Good afternoon everyone, my name is Mark Edge, this is Rachel Seddon and Louise Walsh and today we will be discussing School Sports Partnerships, from their introduction through to the eventual removal by the coalition government. Since the Secretary of State for Education’s October 2010 statement, calling for a new direction in school sport, there have been some significant policy changes. In October 2010 the Secretary of State announced that the previous administration’s Physical Education and Sports Strategy was being discontinued and, therefore, ring-fenced funding for School Sport Partnerships (SSPs) was to end in March 2011. The Government wanted to encourage more competitive sport in schools and to give schools the freedom to concentrate on the improvement of competitive sport provision by removing many of the requirements of the previous strategy
Our outcomes for the presentation are as follows:Explore the history and discuss the current position regarding School Sports Partnerships and their relevance to pupils, teachers and parentsConsider the role SSP played within personal development of pupils and the impact their removal may present to future opportunities in a sporting contextWith reference to the London 2012 Olympic Legacy, appraise the decision to eradicate funding to a proved successful part of School Sport Use academic theory to support and critically evaluate the changes, with particular reference to the cuts in funding to PE and School SportOverall, the aim of the presentation is to have a full understanding of the progress of the SSP’s and the issues the removal of funding toward it has presented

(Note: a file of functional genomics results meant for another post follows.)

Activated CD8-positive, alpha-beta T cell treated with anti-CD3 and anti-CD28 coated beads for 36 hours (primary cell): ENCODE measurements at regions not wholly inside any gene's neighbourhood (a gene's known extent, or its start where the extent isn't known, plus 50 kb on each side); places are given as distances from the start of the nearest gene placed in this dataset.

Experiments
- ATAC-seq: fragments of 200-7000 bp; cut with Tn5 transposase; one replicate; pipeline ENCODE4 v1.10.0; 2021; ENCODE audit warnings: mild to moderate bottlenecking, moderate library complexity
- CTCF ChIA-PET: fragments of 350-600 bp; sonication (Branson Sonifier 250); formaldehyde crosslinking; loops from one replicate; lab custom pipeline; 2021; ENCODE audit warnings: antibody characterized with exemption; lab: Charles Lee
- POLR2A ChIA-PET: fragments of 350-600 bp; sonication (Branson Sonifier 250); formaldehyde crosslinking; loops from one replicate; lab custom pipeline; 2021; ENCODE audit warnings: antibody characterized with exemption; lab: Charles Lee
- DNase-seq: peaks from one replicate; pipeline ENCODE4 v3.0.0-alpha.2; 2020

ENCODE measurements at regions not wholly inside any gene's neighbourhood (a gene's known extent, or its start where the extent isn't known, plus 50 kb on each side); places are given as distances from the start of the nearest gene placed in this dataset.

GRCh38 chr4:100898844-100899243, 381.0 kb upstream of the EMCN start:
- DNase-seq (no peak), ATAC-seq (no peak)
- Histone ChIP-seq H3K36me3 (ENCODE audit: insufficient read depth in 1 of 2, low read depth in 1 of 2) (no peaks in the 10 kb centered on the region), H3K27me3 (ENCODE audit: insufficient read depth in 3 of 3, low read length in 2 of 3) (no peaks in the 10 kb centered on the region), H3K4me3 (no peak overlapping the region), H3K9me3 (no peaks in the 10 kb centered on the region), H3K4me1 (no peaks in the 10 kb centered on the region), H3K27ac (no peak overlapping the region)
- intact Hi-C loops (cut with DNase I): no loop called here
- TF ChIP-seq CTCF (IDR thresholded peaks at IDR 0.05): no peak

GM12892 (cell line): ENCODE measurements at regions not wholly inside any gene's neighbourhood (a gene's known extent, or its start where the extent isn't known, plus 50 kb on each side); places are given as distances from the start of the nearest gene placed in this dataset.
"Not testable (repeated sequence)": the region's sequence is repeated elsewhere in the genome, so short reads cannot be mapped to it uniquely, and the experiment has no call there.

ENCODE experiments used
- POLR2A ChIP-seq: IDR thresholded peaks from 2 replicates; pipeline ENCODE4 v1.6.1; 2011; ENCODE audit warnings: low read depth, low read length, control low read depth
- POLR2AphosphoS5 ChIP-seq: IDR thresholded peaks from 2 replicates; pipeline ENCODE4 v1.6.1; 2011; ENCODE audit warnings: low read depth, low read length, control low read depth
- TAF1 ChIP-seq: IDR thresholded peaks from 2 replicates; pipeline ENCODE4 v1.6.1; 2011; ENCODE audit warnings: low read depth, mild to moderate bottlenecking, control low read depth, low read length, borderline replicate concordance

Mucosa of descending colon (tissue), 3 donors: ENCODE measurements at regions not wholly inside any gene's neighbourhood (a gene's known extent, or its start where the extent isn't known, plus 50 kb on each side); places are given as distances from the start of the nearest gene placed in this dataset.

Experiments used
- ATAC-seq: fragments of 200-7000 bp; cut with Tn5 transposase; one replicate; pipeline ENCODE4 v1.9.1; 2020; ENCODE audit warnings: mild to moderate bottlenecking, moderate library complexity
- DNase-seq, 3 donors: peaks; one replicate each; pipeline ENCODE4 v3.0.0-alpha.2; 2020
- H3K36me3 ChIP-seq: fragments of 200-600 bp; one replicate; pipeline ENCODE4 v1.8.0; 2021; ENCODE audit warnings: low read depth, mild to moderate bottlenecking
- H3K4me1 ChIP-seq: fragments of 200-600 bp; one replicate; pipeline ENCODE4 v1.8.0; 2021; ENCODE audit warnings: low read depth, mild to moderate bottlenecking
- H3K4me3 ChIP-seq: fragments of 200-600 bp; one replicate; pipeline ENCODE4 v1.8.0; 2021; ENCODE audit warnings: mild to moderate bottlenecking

Schools sports partnerships we introduced not only to raise the standard of PE but the opportunities available to both students and staff. With an overall aim of two hours high quality PE a week the six objectives set out were –strategic planning: to develop and implement a PE/sport strategy school liaison: to develop links, particularly between Key Stages 2 and 3out-of-hours: to provide enhanced opportunities for all pupilsschool to community: to increase participation in community sportcoaching and leadership: to provide opportunities in leadership, coaching and officiating for senior pupils, teachers and other adultsraising standards: to raise standards of pupils’ achievement
Introduced in 2000 as the School Sports Coordinator Programme, published in the government document ‘A Sporting Future For All’, its aim was to develop opportunities for youth sport both within an outside the formal curriculum, later developed into the more focussed School Sports Partnership, the original programme presented the aims continued throughout the years but without the targets developed laterThe PESSCL strategy introduced SSP’s as one of its eight strands and was the starting point for the partnerships to develop.In 2004, the government white paper, focussing on health presented a key moment in the development of SSP’s. With the bid for London 2012 in the process, the opportunities created by SSP’s in terms of health benefits meant the government support was evident The obvious impact and success of the School Sports Partnerships meant by 2006 all schools in England were part of onePESSYP built upon PESSCL increasing the opportunities and extending scope for SSP’s to fulfil its goalsPossibly the most important aspect of SSP’s was the election of a new coalition government, the change in focus towards PE had a detrimental effect on the partnership.We will now, over the next few slides, pick out the key developments we feel had the most important impact on the topic and discuss them in more detail.
Funded directly by the government, through the DCMS the programme helped fund activities, expand opportunities and support staff members to aid the running. A Partnership Development Manager’s manages the partnership full time and work directly with School Sport Co-ordinators, teachers based in a secondary schools and released from timetable 2 days per week to work on the project. They work with their own school, and a cluster of feeder primary school who each have a Primary Link Teacher, a primary school teacher who is released 12 days per year to work on the project